Fire in the hole on Aspen’s Smuggler Mountain
The Aspen Times
Aspen, CO, Colorado
ASPEN – Thunderous explosions rolled through Aspen late Tuesday afternoon. The intentional detonations at the Smuggler Mine were part of an educational exercise for district attorneys from across Colorado.
The Grand Junction police bomb squad partnered with Jay Parker, co-owner of the Smuggler Mine, for a demonstration in front of about 30 district attorneys and members of their offices visiting for the event.
“These [explosives] are in the right hands,” Parker said. “But this will give the DAs an idea of what happens in the wrong hands.”
The district attorneys in attendance received an up-close education in the differences in explosives, how criminals get them and how criminals might make them.
“This shows us how damaging these explosives can be,” said Colorado Springs deputy district attorney Drew Reitman.
The Aspen Volunteer Fire Department was present at the demonstration, along with members of the Aspen Police Department. And while those who have registered for Pitkin Alert were notified before the blasting, others had little warning about the blasts. (Pitkin Alert is a text message, email and/or phone call notification system for the community.)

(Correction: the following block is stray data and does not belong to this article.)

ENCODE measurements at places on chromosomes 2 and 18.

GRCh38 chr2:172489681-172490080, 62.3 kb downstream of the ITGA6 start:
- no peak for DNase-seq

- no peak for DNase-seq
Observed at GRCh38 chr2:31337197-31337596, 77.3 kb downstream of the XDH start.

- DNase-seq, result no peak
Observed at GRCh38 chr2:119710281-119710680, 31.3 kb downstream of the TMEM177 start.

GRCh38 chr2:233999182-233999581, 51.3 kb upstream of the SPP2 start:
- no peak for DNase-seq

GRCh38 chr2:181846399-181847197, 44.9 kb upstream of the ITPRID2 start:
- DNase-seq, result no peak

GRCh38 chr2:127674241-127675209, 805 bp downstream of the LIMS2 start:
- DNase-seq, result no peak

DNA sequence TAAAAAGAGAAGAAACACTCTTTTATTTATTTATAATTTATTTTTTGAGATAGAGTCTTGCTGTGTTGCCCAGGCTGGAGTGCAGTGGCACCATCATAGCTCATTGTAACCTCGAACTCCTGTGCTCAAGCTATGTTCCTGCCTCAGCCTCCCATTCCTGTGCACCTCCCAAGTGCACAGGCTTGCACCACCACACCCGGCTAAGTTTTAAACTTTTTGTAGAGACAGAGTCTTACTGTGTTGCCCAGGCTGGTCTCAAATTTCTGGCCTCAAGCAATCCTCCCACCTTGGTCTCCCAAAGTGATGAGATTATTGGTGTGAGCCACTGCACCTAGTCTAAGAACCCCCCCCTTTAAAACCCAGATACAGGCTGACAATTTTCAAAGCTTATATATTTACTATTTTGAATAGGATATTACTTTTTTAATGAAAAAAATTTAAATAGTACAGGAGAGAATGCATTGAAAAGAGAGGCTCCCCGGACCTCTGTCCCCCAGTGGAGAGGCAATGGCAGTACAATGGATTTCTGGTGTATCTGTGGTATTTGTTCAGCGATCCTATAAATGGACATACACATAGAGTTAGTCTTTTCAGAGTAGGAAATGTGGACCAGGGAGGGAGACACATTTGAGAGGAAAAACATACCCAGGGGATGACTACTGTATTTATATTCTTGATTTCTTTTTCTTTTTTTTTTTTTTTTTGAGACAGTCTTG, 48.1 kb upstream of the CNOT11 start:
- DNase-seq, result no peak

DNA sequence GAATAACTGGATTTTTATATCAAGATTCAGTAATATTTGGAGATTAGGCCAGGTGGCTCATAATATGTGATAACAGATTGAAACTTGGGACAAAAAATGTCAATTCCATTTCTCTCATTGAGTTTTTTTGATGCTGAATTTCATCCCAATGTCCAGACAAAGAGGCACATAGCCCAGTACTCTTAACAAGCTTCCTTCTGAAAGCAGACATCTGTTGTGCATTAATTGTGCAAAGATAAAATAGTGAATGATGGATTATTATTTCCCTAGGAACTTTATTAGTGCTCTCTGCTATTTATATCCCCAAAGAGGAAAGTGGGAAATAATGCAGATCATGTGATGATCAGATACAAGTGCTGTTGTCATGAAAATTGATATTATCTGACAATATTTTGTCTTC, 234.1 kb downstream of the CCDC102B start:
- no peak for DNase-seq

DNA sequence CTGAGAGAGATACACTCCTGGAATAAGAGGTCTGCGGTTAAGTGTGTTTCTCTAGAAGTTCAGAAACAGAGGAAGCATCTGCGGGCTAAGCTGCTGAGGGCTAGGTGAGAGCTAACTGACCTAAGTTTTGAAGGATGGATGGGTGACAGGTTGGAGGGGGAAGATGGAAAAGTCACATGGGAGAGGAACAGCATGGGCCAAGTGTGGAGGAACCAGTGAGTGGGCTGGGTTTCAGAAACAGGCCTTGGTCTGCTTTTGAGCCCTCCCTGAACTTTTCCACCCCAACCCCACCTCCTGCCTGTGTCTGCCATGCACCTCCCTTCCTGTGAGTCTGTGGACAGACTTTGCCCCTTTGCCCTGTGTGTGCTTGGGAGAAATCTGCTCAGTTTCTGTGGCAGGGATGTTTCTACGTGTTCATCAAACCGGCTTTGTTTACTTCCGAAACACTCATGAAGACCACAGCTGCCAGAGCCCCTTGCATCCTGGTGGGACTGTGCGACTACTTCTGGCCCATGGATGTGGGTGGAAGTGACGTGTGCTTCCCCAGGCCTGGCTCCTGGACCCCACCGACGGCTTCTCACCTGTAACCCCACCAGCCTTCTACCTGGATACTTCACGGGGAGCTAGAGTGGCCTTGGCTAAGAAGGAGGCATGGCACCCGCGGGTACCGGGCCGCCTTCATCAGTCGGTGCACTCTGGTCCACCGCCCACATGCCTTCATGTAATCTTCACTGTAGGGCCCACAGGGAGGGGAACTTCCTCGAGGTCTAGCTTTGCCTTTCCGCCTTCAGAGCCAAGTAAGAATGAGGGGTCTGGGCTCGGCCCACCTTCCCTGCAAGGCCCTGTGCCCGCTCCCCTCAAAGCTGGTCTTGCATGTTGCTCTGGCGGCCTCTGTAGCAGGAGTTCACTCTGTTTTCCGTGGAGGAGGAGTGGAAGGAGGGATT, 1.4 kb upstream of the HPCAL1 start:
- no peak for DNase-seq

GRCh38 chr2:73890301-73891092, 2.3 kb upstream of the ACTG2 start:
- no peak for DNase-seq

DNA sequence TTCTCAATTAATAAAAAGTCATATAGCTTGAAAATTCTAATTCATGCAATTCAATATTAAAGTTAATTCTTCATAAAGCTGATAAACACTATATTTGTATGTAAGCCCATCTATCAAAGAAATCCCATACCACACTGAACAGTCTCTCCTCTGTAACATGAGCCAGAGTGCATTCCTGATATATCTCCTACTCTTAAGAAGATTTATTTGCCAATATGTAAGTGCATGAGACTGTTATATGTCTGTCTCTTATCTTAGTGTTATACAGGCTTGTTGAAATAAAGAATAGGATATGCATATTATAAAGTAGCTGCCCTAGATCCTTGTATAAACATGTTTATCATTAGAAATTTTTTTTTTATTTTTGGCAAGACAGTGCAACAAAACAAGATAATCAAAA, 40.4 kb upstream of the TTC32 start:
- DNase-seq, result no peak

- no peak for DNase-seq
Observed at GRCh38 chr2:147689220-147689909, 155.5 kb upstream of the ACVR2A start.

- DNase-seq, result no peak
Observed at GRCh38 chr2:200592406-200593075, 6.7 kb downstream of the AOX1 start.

“I found it horribly insensitive and unbelievably noisy,” said Rebecca Magill, a resident of the Smuggler mobile home park.
Magill said the blasts were out of the blue and that dog owners would probably not be very happy as the explosive would have scared their canine companions.
Also, a few people who were already hiking up Smuggler Mountain Road came hurriedly down after the first few bangs.
Parker, a longtime Aspen resident, said that he expected complaints. But he also joked that even though he only volunteered the site and did not execute the demonstration, he would be blamed for it.
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